Mobile by Numbers

Gartner’s mobile market report says 428 million mobile devices were sold in the first quarter of 2011, representing a 19% increase year-over-year. A lot of that growth is due to smartphone sales, which were at 100.7 million, a 85% year-over-year increase.

The big winner in this quarter was Android, which soared past Symbian to capture 36% of the market. Nokia’s Symbian is in second place with 27.4%, followed by Apple’s iOS with 16.8%, RIM’s BlackBerry with 12.9% and Microsoft’s Windows Phone 7 with 3.6%.

Recently, Gartner predicted that worldwide smartphone sales will reach 468 million units in 2011, with Android taking 38.5% of the smartphone market. With Windows Phone 7-based Nokias still being far on the horizon and iOS growing steadily but not as explosively as Android, Gartner’s prediction sounds about right (and perhaps even too conservative as far as Android growth goes).

For comparison, at the end of 2010, with Symbian holding 37.4% of the market and Android being far behind with 22.7%.

We may see the significant difference through out the years. According to Gartner, Android grew 888.8 percent in 2010 with 67 million units sold, which made it the number-two smartphone platform. Nokia’s Symbian is still in first place with 111.6 million units sold in 2010, but it’s not growing fast enough to keep up with the exploding smartphone market, which is why it dropped from 46.9% market share in 2009 to 37.6% in 2010.

Another winner in 2010 was Apple’s iOS, which nearly caught up with RIM’s BlackBerry OS, with 15.7% market share and 46.6 million units sold compared to RIM’s 16% share and 47.5 million units sold.

Gartner’s report may be found here, click to see

On the manufacturer front, Nokia still holds first place with 25.1% mobile devices sold, a large drop from the 30.6% share the company held in Q1 2010. Nokia’s market share will likely keep plummeting at least until the company starts selling Windows Phone 7-based devices, which is supposed to happen in 2012. The companies announced that Nokia-built Windows Phones are already in development, “with the aim of securing volume device shipments in 2012.”

While Nokia engineers are busying themselves creating hardware for the Windows Phone, Microsoft gains the power of Nokia’s mapping and navigation platform, certain to enhance Microsoft’s Bing search engine. Those mapping services will also show up on Nokia phones running Windows Phone, but there was no word about whether those mapping services would also run on Windows Phone handsets not made by Nokia.

Samsung holds second place with 16.1% of the market, followed by LG, Apple, RIM and other companies whose market share is lower than 3%.

Mobile Application Revolution

According to the study, created by Chetan Sharma Consulting, mobile app downloads should jump from 7 billion in 2009 to almost 50 billion in 2012. By this time, the market will be worth 17.5 billion dollars, the study predicts, despite the expected lower price of mobile apps, which should drop from the current average of 2 dollars per app to 1.5 dollars in 2012.

An interesting fact shared by Jeff Bezos him self on July 2010: “In the last twelve months, customers around the world have ordered more than $1 billion of products from Amazon using a mobile device”. Which is probably domanited by iPhone based apps.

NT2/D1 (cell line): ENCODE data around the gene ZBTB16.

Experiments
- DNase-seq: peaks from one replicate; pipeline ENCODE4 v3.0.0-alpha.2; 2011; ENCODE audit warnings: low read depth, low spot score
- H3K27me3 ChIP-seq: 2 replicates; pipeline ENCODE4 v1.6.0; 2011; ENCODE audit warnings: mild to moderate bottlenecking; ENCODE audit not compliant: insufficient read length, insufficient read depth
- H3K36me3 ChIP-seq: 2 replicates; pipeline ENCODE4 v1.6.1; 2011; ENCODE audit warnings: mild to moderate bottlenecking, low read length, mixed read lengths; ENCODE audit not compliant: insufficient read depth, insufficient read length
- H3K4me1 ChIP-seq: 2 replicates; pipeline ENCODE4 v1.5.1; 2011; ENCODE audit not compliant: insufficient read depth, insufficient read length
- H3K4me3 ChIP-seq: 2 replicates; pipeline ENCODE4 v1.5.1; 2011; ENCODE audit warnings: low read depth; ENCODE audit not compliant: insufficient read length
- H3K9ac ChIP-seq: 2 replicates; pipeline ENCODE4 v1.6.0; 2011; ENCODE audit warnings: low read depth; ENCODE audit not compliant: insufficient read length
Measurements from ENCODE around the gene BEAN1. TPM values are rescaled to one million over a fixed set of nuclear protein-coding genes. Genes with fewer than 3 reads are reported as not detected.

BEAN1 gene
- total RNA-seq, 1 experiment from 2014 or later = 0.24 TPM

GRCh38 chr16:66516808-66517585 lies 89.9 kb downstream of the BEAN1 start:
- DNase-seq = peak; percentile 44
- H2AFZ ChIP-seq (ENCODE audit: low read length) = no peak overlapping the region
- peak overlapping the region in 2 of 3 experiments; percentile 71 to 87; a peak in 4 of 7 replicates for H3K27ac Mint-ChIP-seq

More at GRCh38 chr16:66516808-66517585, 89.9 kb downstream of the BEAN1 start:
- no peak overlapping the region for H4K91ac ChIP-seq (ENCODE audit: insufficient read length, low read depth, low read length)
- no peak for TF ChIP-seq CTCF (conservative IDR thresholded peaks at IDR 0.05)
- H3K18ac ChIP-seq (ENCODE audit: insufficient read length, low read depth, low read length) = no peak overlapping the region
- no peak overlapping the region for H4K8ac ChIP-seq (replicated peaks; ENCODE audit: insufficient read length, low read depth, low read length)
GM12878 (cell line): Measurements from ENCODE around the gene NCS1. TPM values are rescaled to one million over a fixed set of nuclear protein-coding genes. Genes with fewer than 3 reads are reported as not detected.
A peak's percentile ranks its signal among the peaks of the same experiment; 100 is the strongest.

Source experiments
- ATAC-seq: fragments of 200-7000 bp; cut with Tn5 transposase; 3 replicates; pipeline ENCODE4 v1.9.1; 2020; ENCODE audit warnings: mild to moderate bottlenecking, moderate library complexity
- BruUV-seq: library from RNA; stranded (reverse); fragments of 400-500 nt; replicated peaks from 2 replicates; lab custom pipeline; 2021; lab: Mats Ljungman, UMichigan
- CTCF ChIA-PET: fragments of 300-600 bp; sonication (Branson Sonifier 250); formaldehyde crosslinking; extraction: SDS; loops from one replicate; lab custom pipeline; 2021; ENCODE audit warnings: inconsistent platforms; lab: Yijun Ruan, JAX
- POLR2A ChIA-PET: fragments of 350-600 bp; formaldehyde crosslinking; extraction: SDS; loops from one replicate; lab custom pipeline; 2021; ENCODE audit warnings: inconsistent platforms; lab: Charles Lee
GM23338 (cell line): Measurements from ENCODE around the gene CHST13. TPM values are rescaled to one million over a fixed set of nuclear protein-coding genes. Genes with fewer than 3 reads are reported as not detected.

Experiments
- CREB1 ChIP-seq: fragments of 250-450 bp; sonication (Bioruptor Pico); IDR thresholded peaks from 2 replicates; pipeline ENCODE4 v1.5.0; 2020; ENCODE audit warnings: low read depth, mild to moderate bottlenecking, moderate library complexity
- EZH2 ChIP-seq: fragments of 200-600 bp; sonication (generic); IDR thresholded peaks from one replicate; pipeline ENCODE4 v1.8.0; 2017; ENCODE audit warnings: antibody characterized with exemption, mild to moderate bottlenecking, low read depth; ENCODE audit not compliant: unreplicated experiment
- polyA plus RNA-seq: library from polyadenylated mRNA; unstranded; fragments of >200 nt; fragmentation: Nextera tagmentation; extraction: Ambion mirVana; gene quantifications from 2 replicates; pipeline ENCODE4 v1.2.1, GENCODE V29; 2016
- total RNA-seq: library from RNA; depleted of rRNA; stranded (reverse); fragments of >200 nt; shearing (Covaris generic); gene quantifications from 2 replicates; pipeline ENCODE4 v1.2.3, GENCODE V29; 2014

Predictions for 2013, just a few years away, are even bigger—21.6 billion apps sold for a total of $29.5 billion revenue. The firm predicts that by then, 25 percent of the revenue generated by mobile apps will be from free versions supported with advertising. “Growth in smartphone sales will not necessarily mean that consumers will spend more money, but it will widen the addressable market for an offering that will be advertising-funded,”

The App Store model has become de rigueur on all the smartphone platforms, with RIM, Microsoft, Palm, and Google each building a similar way for developers to make apps available, and for users to find them and pay for them. Gartner warns that developers will have to carefully consider which platform’s app store is best to promote their app. Even with the hundreds of thousands of options that vie for users in the iPhone App Store, the numbers suggest that Apple remains most developers’ best bet.

Facts of Apple

There over 350.000 apps on Apple’s app store. By January 2011 they’ve passed the 10 billion downloads. The revenue of the apps are shared as %70 to publisher and %30 to Apple.

In 2008 when app store was announced there were 500 applications according to the speech made by Steve Jobs him self.

Facts of Android Market

It was announced in late August 2008 and was available in October. On 17th of March 2009 there were 2300 apps available t download and currently updated data is 294.000 for May 2011 with 3 billion downloads.

Significant difference in between Apple and Android is its applications are; %57 of apps in Android Market is free which is twice the size of Apple.

As of May 1, 2011 the Android Market had 294,738 apps and the Apple App Store had 381,062, but in April 2011 Android had 28,000 new apps, whereas Apple had 11,000 new apps. Distimo forecasted that the number of Android apps would surpass Apple apps before the end of July 2011.

Revenue share is as same as apple.

Facts of OVI Store

It was announced in 2007 and was beta live on August 2008 same as Android Market but its official and current infrastructure was opened in 2009 May. Currently there are 40.000 applications on the platform. Revenue share model is as same as its rivals.

By April 2011 daily download numbers are around 5 million. By July 2012 Nokia will change its store name to Nokia Services while distributing Windows 7 mobile phones.

Currently in Turkish market average number for apps on a Nokia smart phone is 22.

Operating Systems and Application Stores

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